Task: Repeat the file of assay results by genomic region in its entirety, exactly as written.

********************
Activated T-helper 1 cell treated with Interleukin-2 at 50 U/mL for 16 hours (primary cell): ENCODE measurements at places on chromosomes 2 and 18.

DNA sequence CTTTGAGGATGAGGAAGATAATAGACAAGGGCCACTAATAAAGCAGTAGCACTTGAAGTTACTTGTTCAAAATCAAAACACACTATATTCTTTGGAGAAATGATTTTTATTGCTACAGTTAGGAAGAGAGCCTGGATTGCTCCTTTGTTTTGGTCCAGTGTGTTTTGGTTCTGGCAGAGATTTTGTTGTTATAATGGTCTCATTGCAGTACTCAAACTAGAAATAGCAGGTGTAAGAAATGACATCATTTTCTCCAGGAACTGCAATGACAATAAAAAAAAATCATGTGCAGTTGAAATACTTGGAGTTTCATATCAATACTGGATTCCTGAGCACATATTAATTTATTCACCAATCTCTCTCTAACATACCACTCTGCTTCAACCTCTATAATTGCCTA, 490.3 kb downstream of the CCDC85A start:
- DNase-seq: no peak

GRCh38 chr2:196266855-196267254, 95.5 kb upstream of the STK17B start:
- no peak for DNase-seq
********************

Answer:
Activated T-helper 1 cell treated with Interleukin-2 at 50 U/mL for 16 hours (primary cell): ENCODE measurements at places on chromosomes 2 and 18.

DNA sequence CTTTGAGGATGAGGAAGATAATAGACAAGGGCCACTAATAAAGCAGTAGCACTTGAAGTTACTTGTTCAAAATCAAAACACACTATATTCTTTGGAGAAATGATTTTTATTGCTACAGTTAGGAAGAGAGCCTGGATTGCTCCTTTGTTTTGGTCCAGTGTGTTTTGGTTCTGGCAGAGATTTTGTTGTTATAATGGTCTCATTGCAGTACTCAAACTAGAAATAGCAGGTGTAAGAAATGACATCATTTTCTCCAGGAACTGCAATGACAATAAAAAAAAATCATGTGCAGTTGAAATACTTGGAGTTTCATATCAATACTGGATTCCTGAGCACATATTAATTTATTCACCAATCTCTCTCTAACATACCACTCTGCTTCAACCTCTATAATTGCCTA, 490.3 kb downstream of the CCDC85A start:
- DNase-seq: no peak

GRCh38 chr2:196266855-196267254, 95.5 kb upstream of the STK17B start:
- no peak for DNase-seq